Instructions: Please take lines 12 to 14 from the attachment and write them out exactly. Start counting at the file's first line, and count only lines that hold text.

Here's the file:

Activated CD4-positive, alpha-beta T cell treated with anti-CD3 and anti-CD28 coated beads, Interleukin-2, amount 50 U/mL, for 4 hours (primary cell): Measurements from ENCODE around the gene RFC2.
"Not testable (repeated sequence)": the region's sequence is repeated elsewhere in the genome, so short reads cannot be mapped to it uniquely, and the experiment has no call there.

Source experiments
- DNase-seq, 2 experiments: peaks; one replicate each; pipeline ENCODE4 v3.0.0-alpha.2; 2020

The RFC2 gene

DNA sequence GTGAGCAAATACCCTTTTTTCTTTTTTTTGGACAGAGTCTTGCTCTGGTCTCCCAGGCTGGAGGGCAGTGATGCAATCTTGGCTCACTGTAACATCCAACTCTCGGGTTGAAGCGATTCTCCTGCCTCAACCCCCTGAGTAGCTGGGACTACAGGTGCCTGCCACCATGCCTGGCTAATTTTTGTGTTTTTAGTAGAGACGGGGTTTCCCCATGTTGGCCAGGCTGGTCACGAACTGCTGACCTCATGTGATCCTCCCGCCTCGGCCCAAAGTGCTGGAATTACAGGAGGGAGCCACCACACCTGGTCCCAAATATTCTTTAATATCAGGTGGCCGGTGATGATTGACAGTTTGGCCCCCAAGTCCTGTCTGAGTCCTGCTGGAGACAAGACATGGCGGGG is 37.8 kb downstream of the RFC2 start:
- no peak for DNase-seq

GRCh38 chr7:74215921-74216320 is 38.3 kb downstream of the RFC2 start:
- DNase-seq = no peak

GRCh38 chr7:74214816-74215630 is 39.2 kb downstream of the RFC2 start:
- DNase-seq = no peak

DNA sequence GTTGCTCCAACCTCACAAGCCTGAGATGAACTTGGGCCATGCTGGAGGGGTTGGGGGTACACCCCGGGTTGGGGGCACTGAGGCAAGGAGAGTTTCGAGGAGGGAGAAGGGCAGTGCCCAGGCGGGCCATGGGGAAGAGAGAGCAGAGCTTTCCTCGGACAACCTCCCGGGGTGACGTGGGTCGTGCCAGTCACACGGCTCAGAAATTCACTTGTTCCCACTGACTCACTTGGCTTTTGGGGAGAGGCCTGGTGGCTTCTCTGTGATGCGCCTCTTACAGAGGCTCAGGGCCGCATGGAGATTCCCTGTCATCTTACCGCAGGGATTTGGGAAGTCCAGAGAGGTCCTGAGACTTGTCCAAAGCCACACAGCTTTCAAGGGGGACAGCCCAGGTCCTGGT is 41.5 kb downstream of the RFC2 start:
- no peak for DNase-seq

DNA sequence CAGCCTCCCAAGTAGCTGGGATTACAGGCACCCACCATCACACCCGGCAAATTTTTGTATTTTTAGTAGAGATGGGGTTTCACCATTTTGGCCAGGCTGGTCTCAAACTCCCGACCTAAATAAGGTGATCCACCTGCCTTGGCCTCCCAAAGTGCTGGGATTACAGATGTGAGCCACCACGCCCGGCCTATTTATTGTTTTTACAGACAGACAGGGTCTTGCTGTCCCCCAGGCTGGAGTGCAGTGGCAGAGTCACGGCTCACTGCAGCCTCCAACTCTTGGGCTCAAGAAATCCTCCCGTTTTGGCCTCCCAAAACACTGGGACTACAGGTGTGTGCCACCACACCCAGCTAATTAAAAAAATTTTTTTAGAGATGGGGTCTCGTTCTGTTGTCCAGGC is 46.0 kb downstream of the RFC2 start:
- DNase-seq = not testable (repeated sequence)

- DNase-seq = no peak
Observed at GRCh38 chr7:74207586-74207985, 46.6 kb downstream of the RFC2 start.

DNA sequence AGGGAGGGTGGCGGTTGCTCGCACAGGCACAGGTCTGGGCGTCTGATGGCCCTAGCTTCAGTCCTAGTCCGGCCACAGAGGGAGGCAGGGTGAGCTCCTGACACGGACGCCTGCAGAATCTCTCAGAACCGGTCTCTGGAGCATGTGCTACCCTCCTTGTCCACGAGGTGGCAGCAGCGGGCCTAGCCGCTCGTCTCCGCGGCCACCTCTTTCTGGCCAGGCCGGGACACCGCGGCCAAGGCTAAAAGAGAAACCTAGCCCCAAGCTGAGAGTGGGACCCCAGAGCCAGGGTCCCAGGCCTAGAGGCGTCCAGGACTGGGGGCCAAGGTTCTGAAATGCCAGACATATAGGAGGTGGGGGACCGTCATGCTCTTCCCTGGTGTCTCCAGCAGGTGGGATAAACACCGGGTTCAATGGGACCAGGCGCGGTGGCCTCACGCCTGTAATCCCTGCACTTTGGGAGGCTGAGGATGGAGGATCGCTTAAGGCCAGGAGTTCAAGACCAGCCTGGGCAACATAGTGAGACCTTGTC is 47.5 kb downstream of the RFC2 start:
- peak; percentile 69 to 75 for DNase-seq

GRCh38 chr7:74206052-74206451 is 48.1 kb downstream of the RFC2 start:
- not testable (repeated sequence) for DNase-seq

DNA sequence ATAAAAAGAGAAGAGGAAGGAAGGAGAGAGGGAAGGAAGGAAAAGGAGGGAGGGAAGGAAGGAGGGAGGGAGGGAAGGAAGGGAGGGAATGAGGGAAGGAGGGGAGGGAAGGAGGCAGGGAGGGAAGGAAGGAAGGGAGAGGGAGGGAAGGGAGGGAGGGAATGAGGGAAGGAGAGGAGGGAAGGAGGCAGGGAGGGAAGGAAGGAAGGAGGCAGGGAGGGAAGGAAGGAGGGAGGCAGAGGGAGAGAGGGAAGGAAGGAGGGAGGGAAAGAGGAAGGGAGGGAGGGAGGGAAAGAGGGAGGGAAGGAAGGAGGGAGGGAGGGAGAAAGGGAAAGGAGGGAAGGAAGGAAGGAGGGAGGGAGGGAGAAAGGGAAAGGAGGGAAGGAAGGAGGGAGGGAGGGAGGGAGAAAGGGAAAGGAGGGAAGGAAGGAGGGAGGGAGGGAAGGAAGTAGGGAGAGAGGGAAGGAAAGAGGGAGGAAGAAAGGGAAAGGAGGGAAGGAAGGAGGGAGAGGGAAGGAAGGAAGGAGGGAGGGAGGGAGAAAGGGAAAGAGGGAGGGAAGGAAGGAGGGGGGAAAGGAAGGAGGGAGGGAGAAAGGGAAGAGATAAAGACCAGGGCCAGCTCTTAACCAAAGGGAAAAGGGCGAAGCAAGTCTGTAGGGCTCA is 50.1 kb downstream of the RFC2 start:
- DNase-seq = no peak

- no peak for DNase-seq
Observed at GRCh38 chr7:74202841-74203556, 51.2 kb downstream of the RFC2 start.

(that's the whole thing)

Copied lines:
DNA sequence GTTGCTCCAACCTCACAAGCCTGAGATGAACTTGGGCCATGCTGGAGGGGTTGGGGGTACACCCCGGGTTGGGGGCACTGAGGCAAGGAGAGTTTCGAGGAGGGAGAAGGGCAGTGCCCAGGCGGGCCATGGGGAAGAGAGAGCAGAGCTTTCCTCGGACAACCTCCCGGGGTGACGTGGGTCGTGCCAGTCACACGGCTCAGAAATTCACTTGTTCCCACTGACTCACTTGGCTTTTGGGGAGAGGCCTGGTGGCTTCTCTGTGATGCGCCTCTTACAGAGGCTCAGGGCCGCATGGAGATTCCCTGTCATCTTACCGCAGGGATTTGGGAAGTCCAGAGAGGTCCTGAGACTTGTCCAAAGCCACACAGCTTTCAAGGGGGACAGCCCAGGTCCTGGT is 41.5 kb downstream of the RFC2 start:
- no peak for DNase-seq

DNA sequence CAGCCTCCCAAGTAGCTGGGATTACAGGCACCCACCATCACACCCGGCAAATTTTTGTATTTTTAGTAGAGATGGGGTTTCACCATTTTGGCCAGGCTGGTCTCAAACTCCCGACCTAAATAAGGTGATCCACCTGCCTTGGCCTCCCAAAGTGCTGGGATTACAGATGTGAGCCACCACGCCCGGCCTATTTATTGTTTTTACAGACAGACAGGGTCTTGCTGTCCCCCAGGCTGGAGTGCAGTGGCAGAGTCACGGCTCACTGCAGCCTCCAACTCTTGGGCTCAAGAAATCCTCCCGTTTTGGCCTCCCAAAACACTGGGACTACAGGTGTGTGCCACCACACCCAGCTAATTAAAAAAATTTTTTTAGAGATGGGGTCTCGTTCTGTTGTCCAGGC is 46.0 kb downstream of the RFC2 start: